Good News! I am back on chocolate! It is more out of necessity then preference because the Belgium Chocolate is gone and I stole a piece of Chatterbox’s Halloween candy. But I am back to normal, when I say normal I really mean frazzled. Chocolate and coffee are my current drug of choice. All is good with my world once again.

Things in my life are moving at a frantic pace. I am finding my University course interesting, yet monotonous. So much reading about the same thing. Talking to my 3 mentors makes the course very interesting. I really am thankful for them. My work is great but super busy, as always. My children’s marks are unbelievably amazing! Family health issues are starting to resolve themselves. Just when I think I have everything under-control, a giant pothole shows up and upsets the apple cart. The next little while will be filled with new adventures and I can’t wait to get started! But………

I need a distraction for about an hour. I need my mind to wander and think about other things for a brief moment in time. So my dear readers, I need your help!

At the end of the month we are having a visitor stay with us through Christmas. When I say visitor, I really mean the Evil Genius. That’s right, my step-son is paying a call from future.  When I say future, I really mean Australia. I can hear you all saying “Why would someone who has a perfectly lovely summer season coming up CHOOSE to go to Edmonton for the winter?” Good question! From what I understand about Genetic Offspring, Honey and the Evil Genius, science is their thing. Spacey science to be more exact. Edmonton is DARK in the winter, and by dark I mean the sunrises around 8:30ish and sets at 4:00ish. Perfect for seeing the Northern Lights – sorry – Aurora Borealis. I admit, it is one of my most favorite things about Edmonton too. Off our deck is the perfect view-point! Maybe light a fire in the outdoor fireplace, sit in a snow suit and wait. That’s the problem. There isn’t a set schedule, but there is a web site that offers a “forecast“. That will be helpful!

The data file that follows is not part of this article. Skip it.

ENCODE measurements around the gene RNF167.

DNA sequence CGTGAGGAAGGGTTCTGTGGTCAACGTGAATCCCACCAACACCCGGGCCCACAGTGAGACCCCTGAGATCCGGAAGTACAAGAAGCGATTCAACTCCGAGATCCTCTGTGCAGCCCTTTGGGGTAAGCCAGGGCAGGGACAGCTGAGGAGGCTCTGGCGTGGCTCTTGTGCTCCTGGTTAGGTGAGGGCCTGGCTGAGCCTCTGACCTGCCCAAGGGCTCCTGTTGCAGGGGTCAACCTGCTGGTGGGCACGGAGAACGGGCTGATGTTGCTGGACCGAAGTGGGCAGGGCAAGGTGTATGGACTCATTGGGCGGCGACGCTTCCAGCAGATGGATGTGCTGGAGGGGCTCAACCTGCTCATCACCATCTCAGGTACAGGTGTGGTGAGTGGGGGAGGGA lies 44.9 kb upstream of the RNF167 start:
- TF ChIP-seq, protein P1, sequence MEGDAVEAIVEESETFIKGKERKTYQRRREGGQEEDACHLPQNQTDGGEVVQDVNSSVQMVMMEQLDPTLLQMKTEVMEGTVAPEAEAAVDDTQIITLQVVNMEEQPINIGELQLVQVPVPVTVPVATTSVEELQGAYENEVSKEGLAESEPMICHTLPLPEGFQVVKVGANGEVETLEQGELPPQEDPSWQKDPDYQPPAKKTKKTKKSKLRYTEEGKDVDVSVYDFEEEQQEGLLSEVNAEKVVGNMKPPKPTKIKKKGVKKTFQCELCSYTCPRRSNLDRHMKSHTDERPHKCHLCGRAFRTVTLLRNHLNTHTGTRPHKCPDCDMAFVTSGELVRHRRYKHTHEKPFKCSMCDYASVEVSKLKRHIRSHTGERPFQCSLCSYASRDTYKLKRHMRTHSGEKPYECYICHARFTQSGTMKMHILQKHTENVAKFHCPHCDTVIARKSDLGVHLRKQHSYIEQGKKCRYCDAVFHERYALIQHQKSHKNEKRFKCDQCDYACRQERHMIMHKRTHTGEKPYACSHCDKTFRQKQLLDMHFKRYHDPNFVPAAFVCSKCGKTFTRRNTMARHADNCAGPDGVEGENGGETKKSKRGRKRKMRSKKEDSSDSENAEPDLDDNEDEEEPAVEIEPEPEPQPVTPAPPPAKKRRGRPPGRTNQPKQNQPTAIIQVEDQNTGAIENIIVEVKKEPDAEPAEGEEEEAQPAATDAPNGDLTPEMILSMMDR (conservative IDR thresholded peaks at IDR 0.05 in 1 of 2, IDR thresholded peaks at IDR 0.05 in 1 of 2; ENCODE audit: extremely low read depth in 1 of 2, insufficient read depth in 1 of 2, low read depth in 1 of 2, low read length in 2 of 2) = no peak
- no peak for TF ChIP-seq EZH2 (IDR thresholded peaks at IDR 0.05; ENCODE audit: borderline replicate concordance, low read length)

I need your help because I want to know what OTHER people want to see and do when they come to The Great White North. Here are my ideas, please feel free to edit, change and add to the list.

  1. Roast marshmallows, make s’mores and wait for the Northern-lights
  2. Visit the Telus World of Science to use the observatory and check out the stars in the freezing cold.
  3. Go to an Oiler Hockey Game and possibly an Oil Kings Hockey game
  4. Shovel the side-walk
  5. Hang the Christmas lights
  6. Strap a snowboard to his feet and push him down the hill
  7. Go to the Ice on Whyte festival and check out the ice sculptures
  8. Drag the Evil Genius around town to look at Christmas lights
  9. Go Ice skating on a pond and learn what Shinny is
  10. Go see the Christmas Carole at the Citadel Theatre
  11. Go on a Sleigh Ride

I am looking forward to being the Edmonton Tour Guide for a while. I am nervous about the cold. It could be Blizzard season, no not the ice cream from Dairy Queen, a REAL BLIZZARD! Or it could be unseasonably warm, hovering around 0C . Hard to say what the weather will be like. It IS Edmonton, so if you don’t like the weather just a minute and new weather shows up. At any rate I hope the Evil Genius has a great time – or at the very least – lie to me and say it’s great 😉

So my dear readers, what would YOU like to see if you came for a visit?

Hi I’m Julie McCoy, and I’ll be your Ship’s Cruise Director!

The Love Boat
Image via Wikipedia

I have spent the better part of my Sunday engaged in homework for my University Course. I was at work long before the offspring decided to emerge from their warm cozy beds at the first sign of breakfast. By time Offspring #2 said good morning, I had completed 2 of 4 minor assignments,with research and reading still needing to be done for the day. The first thing out of her mouth was “So, what are we doing today?” I almost growled “homework” but the sound was much more civil than a growl. A large sigh emerged from her lips and she sat down to visit her friends via Facebook.